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Don’t take back pain lying down

If you’re unfortunate enough to have pain in your lower back, you’re not alone. It affects one in three people in the UK every year.

Having low back pain can be extremely frustrating. You may have periods when you feel hardly any pain followed by severe pain that knocks you off your feet for a while. The pain may be sharp or dull. And to top it all, you might not even know what’s causing it.

Whether you know what’s causing your back pain or not, there are several things you can do to help protect your back and keep your muscles strong.

Exercises for low back pain by Bupa UK


  • Manage your back pain Manage your back pain

    An important part of managing your back pain is to stay positive. Most acute non-specific low back pain (back pain that lasts less than six weeks and has no obvious cause) settles down. However, it does tend to recur in the same way that you might get a headache every now and again.

  • Keep active Keep active

    It’s natural to think that, if your back hurts, you need to rest up. However, bed rest for more than a couple of days may weaken your muscles, making it harder to get going again. Staying active is likely to help. Although exercising may feel sore at first, activities such as swimming, walking and Pilates can help strengthen your back muscles and increase your flexibility. A structured programme may help to keep you exercising regularly.

    Exercises for low back pain by Bupa UK

    Get back to your normal daily activities as soon as possible. Some movements may cause you pain, so pace yourself. The aim is to start slowly and try to do a little more each day. If you absolutely have to lift or twist, take extra care. Remember to lift with your knees bent and the weight close to your body 

    Click on the image to open our infographic of exercises for low back pain.









  • Muscle, bone and joint treatment

    At our Bupa Health Centres, we offer self-pay health services for a wide range of conditions, including muscle, bone and joint treatment.

  • Sleeping Sleeping

    If you sleep on your side, a firm pillow placed between your knees may reduce the pressure on your lower back and help reduce your pain. Alternatively, if you prefer to lie on your back, two or three firm pillows under your knees may help.

  • Remedies Remedies

    To help keep you active and manage your pain, over–the-counter painkillers, such as paracetamol, may help. Always read the patient information that comes with your medicine and ask your pharmacist for advice if you have any questions.

    Hot and cold packs, such as a hot water bottle or bag of frozen peas wrapped in a tea towel, may ease your back pain. You can also buy hot and cold packs that are specifically designed to relieve pain from most pharmacies. Don’t apply ice directly to your skin though as it can damage it. Speak to your GP before using an ice pack if you have problems with your circulation.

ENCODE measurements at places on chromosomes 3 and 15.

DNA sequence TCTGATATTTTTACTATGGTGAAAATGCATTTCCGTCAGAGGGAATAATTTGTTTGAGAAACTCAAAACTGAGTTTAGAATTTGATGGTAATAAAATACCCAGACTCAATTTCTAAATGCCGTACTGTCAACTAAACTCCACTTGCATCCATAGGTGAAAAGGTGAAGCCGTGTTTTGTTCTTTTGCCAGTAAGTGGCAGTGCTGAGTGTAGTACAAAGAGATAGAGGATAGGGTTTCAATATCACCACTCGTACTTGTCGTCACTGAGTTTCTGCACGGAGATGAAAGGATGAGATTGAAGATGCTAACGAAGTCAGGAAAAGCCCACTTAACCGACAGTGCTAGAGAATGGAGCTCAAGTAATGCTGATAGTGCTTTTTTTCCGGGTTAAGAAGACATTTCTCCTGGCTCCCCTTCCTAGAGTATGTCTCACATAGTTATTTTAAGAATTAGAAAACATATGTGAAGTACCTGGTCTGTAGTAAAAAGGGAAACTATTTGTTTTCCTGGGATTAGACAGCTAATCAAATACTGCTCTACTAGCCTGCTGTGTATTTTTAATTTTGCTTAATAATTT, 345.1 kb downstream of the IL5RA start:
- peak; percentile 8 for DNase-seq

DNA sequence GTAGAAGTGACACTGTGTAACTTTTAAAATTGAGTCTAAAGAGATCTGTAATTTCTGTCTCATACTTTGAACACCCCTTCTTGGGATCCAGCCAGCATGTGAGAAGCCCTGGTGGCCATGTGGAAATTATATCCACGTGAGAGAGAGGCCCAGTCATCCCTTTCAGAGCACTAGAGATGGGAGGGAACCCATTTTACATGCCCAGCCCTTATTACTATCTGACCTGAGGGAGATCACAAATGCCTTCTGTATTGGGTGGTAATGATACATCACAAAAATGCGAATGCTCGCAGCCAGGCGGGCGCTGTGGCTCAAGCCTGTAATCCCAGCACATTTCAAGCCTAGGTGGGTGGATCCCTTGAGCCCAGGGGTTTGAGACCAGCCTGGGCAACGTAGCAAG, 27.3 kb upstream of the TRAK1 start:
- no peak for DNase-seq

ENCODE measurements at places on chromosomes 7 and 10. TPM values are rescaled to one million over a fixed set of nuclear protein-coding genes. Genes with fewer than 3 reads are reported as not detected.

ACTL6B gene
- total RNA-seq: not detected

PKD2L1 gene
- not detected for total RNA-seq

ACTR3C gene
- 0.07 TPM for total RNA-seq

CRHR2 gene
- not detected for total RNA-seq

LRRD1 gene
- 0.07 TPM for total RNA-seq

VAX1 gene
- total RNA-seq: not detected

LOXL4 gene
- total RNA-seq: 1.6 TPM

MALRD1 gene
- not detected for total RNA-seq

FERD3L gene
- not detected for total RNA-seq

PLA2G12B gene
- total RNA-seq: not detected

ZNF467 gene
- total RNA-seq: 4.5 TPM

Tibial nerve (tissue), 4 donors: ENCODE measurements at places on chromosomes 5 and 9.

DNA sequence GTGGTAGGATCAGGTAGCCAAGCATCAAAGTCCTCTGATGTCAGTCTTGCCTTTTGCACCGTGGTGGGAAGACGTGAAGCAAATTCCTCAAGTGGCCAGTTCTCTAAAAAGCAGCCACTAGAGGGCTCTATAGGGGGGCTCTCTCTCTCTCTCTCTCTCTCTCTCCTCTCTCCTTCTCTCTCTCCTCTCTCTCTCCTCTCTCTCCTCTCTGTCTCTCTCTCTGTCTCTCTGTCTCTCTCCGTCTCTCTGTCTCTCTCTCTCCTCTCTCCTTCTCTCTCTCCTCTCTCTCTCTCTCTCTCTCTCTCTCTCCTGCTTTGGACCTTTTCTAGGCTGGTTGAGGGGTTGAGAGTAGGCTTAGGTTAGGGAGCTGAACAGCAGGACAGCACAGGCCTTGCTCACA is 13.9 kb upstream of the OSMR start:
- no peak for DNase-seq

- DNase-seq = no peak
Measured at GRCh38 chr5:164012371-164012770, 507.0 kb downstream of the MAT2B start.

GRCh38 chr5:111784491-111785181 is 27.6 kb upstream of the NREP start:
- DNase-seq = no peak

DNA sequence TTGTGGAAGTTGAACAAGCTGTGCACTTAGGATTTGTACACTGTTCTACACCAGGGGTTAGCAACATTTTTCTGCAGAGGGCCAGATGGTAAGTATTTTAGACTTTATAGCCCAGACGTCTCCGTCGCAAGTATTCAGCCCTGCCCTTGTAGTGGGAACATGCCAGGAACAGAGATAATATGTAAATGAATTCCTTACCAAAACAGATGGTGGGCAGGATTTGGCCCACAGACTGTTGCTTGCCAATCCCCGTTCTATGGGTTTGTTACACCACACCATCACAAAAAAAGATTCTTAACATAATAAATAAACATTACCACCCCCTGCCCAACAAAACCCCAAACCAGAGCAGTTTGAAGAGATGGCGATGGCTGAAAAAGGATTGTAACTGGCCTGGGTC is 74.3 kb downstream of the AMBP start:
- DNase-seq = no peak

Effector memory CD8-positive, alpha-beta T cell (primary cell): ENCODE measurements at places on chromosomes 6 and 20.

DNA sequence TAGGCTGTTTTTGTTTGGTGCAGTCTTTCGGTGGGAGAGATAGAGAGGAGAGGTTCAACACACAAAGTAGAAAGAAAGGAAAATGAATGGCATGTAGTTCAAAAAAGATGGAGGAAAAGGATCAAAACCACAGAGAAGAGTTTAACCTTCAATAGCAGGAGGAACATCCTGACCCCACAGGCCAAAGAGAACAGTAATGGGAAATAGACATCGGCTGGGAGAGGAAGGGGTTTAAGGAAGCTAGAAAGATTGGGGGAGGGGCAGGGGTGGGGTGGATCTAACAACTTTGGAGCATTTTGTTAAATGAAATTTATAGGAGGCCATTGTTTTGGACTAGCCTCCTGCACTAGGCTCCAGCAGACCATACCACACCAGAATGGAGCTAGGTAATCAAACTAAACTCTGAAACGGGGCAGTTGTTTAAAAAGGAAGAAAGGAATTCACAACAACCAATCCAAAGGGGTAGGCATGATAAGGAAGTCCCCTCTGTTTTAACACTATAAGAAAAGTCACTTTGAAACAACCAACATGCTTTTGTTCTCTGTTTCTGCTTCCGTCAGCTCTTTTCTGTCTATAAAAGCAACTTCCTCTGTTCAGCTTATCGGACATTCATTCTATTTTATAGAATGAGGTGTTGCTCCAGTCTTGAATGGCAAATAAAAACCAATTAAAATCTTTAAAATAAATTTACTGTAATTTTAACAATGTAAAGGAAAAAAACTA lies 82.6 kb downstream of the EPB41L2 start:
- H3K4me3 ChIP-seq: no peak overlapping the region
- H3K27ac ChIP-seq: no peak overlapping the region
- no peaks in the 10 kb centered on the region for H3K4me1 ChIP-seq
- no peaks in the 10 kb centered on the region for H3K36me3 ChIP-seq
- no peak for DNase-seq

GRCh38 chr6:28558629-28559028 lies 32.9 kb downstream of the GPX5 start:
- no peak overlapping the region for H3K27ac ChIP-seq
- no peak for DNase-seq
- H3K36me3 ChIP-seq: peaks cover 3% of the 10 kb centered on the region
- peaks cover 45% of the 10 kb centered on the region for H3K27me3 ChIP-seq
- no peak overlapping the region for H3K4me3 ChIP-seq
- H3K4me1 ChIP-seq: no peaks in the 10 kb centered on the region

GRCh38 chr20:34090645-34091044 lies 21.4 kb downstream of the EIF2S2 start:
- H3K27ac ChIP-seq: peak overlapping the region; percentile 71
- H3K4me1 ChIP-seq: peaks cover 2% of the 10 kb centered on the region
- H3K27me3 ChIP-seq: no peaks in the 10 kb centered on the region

• Stretches for your back Stretches for your back

    Stretching can help to ease discomfort if you’re feeling pain in your lower back. The following stretches may be suggested as part of an exercise programme from your physiotherapist or GP. The stretches shown here may not be suitable for all types of back pain so speak to your GP about specific exercises before you begin.

    • Back stretch. Lie on your back, hands behind your head with your knees bent so your feet are flat on the floor. Slowly lower your knees to one side, keeping your feet on the floor. Hold for 10 seconds and then repeat on the other side. Repeat three times on each side.
    • Pelvic tilt. Lie on your back with your arms by your side and your knees bent. Tighten your stomach muscles so you flatten your back against the floor. Hold for five seconds and repeat five times.
    • Single knee to chest stretch. Lie on your back with both knees bent. Holding your thigh behind your knee, gently pull one leg into your chest. Hold for 20 seconds and repeat with your other leg. Repeat five times on each side.
    • Straight leg raises. Lie on your back with one leg straight and one knee bent. Slowly lift your straight leg so your foot is about six inches off the floor. Hold for up to five seconds and gently lower your leg. Repeat 10 times and then do the same with your other leg.

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  • Pain management Pain management

    If you’ve had back pain for a long time and physiotherapy and painkillers haven’t been effective, you may find that a pain management programme helps. The sessions teach you how to live with your pain instead of treating it. Your GP can help arrange your sessions. For more advice about managing long-term back pain, watch our video below.

    Play video
    Coping with chronic back pain
    Learn some self-help techniques to help you cope
  • Resources Resources

    Further information


    • Back pain – low (without radiculopathy). NICE Clinical Knowledge Summaries., published November 2009
    • Back pain. Arthritis Research UK., accessed 5 February 2014
    • Pain management programmes. The British Pain Society., accessed 5 February 2014
    • Low back pain exercise guide. American Academy of Orthopaedic Surgeons., reviewed March 2013
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    Reviewed by Dylan Merkett, Bupa Health Information Team, February 2014.

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